The threshing drum is designed in such a way that panicles are introduced through the hopper into the threshing drum at an offset from the line of center of the threshing drum and falls by gravity as shown in figure 4.

Fig 4 The diagram shows the offset positioning of the hopper on the threshing drum.

Analyzing the threshing process for frictionless impact and considering the normal frictional force at the instant where the panicle is hit by the beater at location point (a,b) which is relative to location point O as shown in figure 5 below.

Fig 2 Threshing drum showing the surfaces A,B,C,D

Direct impact occurs at surface B only while frictional impact takes place at the rest surfaces.

Fig 5 Beater with location points a and b

Let be the initial angular velocity of the beater just befor the impact, be the angular velocity immediately after frictional impact and the time taken for impact.
By the impulsive principle,

Fig 3 Threshing cylinder showing frictionless point O, panicle, normal reaction N, frictional force F and angular velocity of the beater .

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Where The beaters moment of inertia about O, and are the normal and frictional force acting on the beater just
before the point of contact with the rough surface of the panicle.
Following Keller (1986) [14], the unknown time variation of the normal force can be eliminated from the analysis by introducing a monotonically increasing impulse parameter Ƭ,
That is (2) Onward further simplification,

Assuming that during the impact the tangential component of the reactive force is related to the normal component by the Amontons – Coulomb law of sliding friction, and ignoring the tangential compliance of the colliding bodies, we can write

Ƭ Ƭ (4) Where is the coefficient of kinetic friction between the

panicle and beater surface.
Substituting equation 4 into equation 3, upon integration gives:

Ƭ Ƭ (5)

Introducing the horizontal and vertical velocity components of the contact point during the impact, and ,
equation 10 can be rewritten as:
(11) For the panicle to rebound, of the beater and beater of
the panicle (which is equal or greater than ) have to be of
opposite sign.
Where is the velocity of the panicle after impact with the beater.
The kinetic energy dissipated by the frictional impact is given by

(12) This energy can be cast in the form of the generalized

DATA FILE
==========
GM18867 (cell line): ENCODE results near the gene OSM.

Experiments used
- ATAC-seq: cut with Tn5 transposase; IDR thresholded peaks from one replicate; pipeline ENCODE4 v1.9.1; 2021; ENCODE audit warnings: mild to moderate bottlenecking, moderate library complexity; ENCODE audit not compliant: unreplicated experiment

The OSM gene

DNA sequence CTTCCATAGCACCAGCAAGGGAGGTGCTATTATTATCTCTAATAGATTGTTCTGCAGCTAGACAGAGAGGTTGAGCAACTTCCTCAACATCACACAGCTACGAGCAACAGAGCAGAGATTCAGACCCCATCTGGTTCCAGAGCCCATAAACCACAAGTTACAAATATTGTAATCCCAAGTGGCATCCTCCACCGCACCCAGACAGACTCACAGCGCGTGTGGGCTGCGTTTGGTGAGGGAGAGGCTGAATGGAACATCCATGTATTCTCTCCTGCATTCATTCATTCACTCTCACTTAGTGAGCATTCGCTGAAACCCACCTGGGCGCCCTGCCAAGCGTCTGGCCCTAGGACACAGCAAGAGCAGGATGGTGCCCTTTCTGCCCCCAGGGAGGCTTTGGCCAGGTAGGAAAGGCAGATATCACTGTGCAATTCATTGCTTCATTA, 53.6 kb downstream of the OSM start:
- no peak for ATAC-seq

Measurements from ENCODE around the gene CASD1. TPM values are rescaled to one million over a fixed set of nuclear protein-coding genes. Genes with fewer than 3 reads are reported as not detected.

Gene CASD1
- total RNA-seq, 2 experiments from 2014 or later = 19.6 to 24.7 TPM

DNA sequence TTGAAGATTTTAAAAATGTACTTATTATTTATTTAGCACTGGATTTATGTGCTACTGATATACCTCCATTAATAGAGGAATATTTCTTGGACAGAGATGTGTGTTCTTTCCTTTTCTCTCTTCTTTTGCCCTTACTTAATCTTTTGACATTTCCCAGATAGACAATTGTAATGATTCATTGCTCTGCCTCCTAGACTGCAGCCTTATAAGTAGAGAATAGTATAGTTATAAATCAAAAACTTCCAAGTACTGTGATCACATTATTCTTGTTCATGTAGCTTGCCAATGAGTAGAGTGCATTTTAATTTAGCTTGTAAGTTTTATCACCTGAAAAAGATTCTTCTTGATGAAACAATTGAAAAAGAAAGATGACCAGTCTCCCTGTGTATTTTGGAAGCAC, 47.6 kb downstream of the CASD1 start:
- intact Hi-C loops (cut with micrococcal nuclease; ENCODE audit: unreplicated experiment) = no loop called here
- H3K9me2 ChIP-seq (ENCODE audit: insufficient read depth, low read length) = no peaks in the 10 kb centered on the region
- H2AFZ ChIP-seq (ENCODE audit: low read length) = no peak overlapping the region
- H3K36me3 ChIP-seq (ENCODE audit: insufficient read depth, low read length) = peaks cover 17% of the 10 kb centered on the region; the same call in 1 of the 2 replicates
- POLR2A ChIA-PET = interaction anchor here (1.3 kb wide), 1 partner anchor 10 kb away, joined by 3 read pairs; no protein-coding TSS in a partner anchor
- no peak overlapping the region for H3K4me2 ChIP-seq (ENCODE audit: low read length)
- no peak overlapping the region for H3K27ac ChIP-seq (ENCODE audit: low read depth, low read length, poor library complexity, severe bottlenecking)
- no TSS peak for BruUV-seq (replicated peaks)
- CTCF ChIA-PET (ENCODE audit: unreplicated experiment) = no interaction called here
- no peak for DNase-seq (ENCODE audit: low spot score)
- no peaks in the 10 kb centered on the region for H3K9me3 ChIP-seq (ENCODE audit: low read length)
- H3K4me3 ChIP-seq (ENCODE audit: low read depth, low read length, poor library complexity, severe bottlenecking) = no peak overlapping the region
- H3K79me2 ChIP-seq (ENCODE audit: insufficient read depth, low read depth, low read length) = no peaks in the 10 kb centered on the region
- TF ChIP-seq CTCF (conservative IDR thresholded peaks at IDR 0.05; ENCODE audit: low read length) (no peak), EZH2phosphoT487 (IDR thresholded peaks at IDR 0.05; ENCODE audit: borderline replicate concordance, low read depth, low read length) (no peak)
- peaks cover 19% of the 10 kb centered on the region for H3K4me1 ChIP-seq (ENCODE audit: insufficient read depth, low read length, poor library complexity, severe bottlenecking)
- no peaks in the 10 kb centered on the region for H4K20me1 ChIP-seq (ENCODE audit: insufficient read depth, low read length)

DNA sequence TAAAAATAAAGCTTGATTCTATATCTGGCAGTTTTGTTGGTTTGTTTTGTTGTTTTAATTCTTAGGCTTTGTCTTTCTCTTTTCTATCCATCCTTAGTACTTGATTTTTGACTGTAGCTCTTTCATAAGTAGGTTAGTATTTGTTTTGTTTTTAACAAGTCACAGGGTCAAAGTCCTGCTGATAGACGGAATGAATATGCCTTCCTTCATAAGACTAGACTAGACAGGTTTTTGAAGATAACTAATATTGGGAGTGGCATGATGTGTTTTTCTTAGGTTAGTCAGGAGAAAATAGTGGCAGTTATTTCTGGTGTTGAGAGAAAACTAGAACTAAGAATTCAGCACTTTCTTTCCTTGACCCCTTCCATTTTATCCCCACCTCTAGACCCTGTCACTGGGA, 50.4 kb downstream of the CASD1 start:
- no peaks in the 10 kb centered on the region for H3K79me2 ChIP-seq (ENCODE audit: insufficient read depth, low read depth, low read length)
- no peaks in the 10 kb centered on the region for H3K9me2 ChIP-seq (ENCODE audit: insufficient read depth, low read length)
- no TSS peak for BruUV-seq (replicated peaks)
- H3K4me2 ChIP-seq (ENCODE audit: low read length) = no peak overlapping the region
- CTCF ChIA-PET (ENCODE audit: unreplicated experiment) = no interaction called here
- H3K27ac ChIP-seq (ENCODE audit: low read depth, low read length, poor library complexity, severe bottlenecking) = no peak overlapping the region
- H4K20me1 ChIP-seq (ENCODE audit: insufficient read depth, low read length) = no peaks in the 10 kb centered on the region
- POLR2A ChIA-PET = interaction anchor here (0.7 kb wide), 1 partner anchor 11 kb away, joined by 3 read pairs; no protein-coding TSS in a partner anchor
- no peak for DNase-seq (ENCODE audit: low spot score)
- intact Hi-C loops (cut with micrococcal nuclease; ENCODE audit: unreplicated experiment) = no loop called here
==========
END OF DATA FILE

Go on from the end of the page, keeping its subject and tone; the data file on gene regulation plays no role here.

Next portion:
Thompson – Tait formula [3],[23] i.e,

(13) Indeed from equation 11, one can write

2 so that,
The normal impulse is determined from equation 1 as

Since and
In order that in the interval , the coefficient of kinetic friction must be bounded by . if the panicle sticks to the beater after impact. The angular velocity expression can be rewritten in a bilinear form as:

(7) Since is still an unknown quantity in the analysis, we
introduce the coefficient of normal restitution in order to
proceed. By poisson definition, it becomes the ratio of the normal impulses corresponding to restitution and compression phases of the impact, i.e.,

(8) The angular velocity of the beater when the panicle rebound is
related to the incidence angular velocity by

(9) Rewriting the angular velocity during the restitution phase of
the impact in the form of equation 7,

Having established the frictional impact mathematical model,
a proper threshing process model can now be generated.


The first stage of threshing is that of impact which detaches the grain from straw mat binding (Ndirika 1994 [18]). In order to model the threshing process, it is important to first consider energy transferred to the panicle from the beater. To initiate the analysis, the following assumptions are considered as listed below.
 A panicle suffers one impact by beater within the threshing chamber
 A panicle travels at same velocity as beater or greater
after impact
 The initial velocity of panicle before impact is much
smaller than that of the beater
 Mass flow rate of panicle (feed rate) = Q kg/s

Hence in modeling, the rise in kinetic energy of panicle with each impact per unit mass of panicle is equal to , then the
rate of transfer of kinetic energy to the panicle by the beater

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and energy to dislodge grain from panicle becomes
From these assumptions, rate of detachment of grains becomes,

Where, drum diameter; concave clearance; bulk density of crop; peripheral velocity of rasp bar; width of thresher; mass feed rate of crop; threshing factor. Gregory [9] Stated that rate of threshing decreases as the probability of hitting unthreshed grain decreases.The mathematical expression is given by:

In the analysis of the model, the energy is balanced along the X axis. This implies that the total energy balance along X axis is a summation of energy as a result of direct impact (figure 6)

Figure 6 directions of impact on the threshing drum.


Where, unthreshed grain mass; number of impacts; energy needed per area of impact to detach a unit mass of grain; number of bars; threshed grain mass; = minimum energy to cause damage.
Both models did not include moisture content in their crop
characteristic which led to modification, but huynh's model
was adopted for further analysis since it contains required crop characteristics.
The specific energy as a result of direct impact needed for threshing can be considered to be directly proportional to a function of velocity ( , concave clearance ( , bulk density ( ) and feed rate ( i.e,
(23) Using Rayleigh‘s indicial method of dimensional analysis and